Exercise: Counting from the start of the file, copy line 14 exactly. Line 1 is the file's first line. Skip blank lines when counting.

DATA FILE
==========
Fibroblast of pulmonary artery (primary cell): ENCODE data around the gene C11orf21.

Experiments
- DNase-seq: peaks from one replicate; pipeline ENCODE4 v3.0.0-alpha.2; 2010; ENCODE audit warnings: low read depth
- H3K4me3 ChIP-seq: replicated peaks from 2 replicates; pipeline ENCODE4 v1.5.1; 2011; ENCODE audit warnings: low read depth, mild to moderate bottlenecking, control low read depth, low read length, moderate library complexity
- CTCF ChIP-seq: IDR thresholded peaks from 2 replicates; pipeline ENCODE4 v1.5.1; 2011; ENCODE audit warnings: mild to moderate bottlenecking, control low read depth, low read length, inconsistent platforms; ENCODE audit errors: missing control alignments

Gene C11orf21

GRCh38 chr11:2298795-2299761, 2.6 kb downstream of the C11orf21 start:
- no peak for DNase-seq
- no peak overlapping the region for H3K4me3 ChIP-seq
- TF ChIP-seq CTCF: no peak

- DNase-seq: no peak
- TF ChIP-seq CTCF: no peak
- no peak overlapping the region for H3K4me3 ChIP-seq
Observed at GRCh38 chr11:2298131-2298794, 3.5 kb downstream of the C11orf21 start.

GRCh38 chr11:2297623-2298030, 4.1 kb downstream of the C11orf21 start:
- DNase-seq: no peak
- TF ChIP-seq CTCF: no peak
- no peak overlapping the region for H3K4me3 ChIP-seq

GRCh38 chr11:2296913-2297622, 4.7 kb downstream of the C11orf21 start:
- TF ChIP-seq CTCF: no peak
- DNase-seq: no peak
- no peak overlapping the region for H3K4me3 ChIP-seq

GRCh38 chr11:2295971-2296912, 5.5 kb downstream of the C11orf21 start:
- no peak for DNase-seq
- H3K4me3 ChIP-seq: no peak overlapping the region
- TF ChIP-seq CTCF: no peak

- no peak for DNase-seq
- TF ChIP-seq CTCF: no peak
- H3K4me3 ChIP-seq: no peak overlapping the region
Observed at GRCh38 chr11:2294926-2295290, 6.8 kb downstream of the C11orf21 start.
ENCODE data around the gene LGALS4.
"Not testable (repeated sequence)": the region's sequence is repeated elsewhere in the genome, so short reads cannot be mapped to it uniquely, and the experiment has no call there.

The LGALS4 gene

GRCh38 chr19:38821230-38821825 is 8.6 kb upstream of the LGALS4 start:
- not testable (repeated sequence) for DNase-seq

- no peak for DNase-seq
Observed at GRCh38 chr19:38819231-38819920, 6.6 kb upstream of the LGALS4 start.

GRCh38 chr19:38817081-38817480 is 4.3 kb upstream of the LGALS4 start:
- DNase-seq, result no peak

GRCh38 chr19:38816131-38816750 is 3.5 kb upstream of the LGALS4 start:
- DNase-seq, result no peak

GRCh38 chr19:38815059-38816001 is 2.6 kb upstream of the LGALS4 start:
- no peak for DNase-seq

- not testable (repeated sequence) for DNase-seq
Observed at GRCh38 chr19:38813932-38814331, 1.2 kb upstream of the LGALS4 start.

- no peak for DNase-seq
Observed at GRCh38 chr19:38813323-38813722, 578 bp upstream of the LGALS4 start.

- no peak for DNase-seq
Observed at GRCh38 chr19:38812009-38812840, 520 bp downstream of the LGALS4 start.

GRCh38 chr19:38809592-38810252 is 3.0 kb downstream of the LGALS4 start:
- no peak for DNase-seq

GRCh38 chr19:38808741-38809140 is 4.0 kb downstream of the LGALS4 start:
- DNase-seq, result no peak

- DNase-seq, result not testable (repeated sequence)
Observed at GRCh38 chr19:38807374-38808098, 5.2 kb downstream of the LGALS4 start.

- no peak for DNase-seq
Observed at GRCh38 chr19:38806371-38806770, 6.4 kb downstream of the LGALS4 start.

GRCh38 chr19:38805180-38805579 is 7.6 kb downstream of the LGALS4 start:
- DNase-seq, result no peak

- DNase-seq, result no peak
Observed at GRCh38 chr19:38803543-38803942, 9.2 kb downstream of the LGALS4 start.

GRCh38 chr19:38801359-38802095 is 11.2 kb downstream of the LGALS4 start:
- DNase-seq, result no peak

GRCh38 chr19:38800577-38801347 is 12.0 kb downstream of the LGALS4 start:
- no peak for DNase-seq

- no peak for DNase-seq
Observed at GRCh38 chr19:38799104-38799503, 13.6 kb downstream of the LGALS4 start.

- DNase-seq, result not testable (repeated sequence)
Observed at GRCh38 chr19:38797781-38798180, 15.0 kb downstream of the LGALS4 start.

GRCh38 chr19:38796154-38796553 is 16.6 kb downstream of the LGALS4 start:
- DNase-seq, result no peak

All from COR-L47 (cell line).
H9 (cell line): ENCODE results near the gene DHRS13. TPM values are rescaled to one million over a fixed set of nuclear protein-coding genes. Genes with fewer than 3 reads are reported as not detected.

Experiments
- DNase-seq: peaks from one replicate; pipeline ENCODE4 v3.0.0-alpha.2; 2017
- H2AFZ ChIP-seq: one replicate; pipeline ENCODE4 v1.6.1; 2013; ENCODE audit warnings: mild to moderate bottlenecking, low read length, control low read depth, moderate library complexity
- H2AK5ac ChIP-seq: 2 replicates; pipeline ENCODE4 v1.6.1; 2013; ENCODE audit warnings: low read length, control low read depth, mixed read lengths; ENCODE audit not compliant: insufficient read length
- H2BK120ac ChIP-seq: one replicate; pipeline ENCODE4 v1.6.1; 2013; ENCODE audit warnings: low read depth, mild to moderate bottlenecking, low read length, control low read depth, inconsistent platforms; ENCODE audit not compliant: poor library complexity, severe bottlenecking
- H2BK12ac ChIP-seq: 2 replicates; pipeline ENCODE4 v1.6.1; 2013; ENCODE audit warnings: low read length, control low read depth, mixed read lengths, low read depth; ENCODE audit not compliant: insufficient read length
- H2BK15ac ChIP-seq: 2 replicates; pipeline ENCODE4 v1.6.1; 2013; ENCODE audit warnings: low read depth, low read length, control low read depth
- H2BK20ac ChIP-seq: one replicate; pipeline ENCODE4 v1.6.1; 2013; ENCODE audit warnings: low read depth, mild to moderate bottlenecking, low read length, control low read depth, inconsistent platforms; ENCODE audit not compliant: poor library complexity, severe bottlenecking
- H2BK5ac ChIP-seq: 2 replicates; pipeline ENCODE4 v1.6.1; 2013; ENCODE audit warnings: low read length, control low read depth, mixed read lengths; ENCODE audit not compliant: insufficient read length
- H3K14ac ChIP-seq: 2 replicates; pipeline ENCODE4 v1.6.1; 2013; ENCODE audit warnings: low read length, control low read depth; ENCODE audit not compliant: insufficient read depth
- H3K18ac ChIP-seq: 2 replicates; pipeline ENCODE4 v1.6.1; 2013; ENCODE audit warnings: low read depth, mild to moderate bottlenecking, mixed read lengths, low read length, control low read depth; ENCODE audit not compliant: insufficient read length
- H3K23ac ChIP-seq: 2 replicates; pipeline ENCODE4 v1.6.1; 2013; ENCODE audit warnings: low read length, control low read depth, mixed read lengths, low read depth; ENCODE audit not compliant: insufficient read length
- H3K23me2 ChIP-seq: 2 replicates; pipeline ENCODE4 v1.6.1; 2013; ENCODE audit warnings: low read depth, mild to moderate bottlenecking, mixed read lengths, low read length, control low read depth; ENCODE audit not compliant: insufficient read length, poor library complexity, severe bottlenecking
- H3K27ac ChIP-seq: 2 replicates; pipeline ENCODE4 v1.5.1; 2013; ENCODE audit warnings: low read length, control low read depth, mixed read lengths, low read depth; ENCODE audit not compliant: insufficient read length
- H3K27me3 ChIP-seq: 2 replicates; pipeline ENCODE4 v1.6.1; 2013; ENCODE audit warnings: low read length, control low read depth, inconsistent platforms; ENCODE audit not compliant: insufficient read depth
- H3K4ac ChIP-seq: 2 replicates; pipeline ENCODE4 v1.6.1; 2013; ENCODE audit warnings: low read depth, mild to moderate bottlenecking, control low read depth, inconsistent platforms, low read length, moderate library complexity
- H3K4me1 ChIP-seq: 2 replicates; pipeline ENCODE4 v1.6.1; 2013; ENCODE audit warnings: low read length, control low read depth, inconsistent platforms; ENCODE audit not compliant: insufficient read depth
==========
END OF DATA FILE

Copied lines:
Observed at GRCh38 chr11:2298131-2298794, 3.5 kb downstream of the C11orf21 start.